It's TIFF time again. But this is a very different Toronto Film Festival from previous years.
This could be called the Year of the Women.
The first Toronto festival to unfold in the wake of the Time's Up movement, it --along with the movie industry in general--- is enduring a period of intense soul-searching about the ways it has fallen short of its ideals.
Last year Harvey Weinstein was still one of the leading
filmmakers at the festival but after dozens of women accused him of harassment and assault he has become a pariah.
In response Toronto has created a hotline where festivalgoers can report instances of harassment, and signs around the festival stress its 'zero tolerance" for any kind of sexual abuse or misconduct; and on the opening weekend a women's rally was held outside TIFF's headquarter to draw attention to gender inequality and sexual harassment in t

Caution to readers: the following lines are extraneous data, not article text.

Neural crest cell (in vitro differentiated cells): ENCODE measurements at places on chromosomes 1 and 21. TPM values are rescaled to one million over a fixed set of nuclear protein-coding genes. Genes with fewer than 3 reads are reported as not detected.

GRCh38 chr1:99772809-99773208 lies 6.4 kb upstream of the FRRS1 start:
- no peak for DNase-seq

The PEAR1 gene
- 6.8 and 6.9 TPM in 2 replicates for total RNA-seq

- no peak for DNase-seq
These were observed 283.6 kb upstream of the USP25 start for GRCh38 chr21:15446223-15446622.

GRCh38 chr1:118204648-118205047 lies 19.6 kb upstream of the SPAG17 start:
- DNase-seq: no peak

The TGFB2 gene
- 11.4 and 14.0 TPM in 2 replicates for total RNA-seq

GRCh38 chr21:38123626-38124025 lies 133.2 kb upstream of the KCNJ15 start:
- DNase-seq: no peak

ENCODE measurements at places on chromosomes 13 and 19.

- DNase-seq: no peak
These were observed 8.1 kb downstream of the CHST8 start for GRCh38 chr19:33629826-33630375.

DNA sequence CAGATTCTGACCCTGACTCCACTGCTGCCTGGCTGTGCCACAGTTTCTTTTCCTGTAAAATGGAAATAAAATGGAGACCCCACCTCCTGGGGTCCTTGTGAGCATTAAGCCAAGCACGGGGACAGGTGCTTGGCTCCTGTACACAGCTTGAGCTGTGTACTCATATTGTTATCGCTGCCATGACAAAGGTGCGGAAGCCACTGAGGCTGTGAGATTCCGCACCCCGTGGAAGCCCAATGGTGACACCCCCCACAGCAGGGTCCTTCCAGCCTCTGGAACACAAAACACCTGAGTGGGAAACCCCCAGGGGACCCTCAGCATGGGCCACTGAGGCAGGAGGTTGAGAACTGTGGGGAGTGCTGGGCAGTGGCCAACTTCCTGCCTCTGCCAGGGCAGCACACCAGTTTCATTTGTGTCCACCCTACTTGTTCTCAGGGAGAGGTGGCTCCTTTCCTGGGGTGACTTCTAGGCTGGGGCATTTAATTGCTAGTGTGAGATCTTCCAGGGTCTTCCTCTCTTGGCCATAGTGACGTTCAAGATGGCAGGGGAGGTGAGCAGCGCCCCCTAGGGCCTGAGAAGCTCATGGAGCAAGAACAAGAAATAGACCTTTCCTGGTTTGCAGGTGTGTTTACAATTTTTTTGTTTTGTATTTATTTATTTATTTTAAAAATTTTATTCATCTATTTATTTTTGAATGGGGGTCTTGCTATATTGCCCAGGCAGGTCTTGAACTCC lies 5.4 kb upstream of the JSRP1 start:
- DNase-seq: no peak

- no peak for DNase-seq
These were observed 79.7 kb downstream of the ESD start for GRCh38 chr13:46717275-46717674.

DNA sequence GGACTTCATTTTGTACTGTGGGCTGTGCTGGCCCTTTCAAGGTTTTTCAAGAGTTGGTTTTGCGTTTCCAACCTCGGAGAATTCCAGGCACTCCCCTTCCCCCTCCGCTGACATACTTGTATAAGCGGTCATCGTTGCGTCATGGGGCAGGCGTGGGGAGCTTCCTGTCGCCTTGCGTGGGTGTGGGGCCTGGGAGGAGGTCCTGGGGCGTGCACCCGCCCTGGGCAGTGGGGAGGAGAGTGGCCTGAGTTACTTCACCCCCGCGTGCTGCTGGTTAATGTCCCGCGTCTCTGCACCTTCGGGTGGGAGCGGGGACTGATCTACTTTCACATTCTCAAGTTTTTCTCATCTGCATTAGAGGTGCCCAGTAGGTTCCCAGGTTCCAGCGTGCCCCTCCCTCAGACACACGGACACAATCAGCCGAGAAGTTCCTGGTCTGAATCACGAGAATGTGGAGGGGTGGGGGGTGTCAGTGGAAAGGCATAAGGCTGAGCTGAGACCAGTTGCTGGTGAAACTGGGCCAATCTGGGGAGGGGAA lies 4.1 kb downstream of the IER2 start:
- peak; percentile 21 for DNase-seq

|Female festivalgoers line up for free makeup on Festival Street|
The festival is also championing films with strong female protagonists: Widows, with Viola Davis as the head of a gang of female robbers; Destroyer with Nicole Kidman as a psychically damaged detective and A Star is Born with Lady Gaga as a singer on the verge of a breakdown are just a few of the movies that rise or fall on the strength of their lead actresses.
"There are a variety of very complex women characters b,eing portrayed on screen," says Piers Handling, director and CEO of TIFF. "They're not typical heroines. They're conflicted, they're fallible and they're struggling to navigate the troubled waters of life."